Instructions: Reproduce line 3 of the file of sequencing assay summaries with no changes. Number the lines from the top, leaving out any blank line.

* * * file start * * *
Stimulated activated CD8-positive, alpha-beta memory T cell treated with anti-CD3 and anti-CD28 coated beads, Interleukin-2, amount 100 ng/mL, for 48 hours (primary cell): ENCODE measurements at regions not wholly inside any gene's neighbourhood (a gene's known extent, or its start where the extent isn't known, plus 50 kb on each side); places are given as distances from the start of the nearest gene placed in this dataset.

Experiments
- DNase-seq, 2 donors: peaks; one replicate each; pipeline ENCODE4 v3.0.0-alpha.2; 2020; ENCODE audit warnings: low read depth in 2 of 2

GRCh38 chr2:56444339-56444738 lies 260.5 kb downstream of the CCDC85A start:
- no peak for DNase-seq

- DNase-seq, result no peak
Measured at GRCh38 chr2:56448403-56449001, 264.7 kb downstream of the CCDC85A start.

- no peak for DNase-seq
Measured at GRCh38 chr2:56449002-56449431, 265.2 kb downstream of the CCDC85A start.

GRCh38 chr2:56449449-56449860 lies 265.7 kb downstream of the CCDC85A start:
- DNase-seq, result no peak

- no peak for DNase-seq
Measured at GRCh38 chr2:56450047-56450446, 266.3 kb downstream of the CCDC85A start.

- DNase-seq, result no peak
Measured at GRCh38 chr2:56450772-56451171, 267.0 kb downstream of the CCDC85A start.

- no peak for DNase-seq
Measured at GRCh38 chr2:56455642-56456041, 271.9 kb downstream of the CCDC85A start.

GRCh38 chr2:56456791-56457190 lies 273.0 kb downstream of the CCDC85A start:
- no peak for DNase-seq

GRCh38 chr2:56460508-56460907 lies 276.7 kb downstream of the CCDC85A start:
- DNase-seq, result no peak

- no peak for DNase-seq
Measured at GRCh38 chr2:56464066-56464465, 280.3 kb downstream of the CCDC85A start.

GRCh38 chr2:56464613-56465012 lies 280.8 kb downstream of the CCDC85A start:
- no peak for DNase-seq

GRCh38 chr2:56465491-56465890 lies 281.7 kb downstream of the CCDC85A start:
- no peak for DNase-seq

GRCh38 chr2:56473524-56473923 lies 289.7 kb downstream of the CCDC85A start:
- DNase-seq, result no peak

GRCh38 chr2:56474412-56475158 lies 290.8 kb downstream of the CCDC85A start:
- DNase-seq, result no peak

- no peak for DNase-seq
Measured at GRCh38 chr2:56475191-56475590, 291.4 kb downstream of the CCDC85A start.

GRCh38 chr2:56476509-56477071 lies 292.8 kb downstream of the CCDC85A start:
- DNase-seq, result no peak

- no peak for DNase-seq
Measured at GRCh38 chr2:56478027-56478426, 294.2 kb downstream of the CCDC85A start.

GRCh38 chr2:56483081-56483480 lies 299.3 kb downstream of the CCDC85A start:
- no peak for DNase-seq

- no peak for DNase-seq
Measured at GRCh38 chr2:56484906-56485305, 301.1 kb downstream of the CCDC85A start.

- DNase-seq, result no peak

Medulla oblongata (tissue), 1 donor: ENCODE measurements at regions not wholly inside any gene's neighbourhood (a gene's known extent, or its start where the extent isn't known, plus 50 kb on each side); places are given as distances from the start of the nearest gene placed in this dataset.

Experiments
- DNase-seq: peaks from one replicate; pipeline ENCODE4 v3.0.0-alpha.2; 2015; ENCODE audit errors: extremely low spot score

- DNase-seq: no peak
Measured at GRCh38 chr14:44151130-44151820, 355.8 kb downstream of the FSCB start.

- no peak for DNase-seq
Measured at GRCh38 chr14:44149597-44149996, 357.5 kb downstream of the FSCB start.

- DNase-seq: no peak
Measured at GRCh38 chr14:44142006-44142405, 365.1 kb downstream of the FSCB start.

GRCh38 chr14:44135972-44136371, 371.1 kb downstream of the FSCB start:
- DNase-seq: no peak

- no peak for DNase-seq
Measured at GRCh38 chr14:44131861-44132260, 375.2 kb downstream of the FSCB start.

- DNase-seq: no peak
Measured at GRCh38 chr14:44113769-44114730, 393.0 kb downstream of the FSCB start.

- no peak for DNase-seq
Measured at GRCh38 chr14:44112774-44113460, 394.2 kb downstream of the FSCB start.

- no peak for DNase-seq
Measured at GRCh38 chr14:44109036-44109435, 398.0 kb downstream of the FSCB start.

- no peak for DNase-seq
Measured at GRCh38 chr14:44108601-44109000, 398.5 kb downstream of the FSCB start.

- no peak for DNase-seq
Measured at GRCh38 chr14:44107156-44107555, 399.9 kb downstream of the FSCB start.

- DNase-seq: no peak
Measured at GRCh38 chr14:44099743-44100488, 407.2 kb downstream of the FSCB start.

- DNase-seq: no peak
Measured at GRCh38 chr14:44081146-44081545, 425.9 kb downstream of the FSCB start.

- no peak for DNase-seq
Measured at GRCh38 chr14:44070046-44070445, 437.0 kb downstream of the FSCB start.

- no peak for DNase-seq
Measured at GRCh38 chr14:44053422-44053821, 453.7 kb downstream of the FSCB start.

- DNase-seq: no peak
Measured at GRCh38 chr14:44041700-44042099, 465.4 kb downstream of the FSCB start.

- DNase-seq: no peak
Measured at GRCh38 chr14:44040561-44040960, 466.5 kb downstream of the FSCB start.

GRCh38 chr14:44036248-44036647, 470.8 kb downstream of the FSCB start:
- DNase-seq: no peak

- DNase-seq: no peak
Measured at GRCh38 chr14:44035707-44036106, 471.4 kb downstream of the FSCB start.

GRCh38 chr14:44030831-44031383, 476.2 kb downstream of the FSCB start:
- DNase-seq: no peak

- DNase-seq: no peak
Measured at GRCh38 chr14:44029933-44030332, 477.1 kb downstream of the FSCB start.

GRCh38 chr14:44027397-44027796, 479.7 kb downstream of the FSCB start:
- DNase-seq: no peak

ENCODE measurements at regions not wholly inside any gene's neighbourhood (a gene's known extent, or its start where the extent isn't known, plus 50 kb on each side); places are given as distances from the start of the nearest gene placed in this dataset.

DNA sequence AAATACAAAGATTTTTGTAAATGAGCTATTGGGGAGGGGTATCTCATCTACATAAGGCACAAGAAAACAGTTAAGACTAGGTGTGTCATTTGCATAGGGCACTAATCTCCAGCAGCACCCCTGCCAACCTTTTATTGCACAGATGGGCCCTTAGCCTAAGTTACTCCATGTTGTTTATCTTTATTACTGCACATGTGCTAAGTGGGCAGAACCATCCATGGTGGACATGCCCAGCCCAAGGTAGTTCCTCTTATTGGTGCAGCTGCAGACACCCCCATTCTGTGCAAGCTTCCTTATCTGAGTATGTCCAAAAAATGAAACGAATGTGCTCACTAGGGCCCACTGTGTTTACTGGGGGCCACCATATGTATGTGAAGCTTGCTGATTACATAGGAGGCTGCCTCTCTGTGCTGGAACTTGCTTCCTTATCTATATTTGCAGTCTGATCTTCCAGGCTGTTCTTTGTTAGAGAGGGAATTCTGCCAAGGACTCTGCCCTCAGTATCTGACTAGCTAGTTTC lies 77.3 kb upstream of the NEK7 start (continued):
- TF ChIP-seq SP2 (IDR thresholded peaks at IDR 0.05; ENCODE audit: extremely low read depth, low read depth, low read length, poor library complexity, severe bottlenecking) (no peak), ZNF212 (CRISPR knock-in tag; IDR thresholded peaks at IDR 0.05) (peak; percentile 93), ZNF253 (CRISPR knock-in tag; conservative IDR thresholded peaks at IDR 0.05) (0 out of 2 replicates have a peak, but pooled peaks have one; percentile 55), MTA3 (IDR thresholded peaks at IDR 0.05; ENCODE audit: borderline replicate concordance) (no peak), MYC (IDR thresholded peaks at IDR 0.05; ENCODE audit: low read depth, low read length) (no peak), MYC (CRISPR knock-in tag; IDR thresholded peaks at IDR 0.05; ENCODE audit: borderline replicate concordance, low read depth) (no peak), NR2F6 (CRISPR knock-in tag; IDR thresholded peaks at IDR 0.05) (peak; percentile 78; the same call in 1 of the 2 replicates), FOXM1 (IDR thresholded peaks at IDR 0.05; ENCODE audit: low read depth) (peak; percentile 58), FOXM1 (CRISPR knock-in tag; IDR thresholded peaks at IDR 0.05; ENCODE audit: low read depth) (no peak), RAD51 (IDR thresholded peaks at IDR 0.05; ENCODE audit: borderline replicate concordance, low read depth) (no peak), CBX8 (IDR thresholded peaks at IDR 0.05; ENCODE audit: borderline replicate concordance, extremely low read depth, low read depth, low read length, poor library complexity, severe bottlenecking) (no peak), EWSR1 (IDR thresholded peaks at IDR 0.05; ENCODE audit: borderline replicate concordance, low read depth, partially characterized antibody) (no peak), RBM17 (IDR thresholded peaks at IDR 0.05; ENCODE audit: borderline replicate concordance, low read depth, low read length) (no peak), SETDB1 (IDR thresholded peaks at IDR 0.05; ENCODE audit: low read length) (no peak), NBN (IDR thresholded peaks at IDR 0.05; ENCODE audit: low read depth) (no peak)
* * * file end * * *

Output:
- DNase-seq, 2 donors: peaks; one replicate each; pipeline ENCODE4 v3.0.0-alpha.2; 2020; ENCODE audit warnings: low read depth in 2 of 2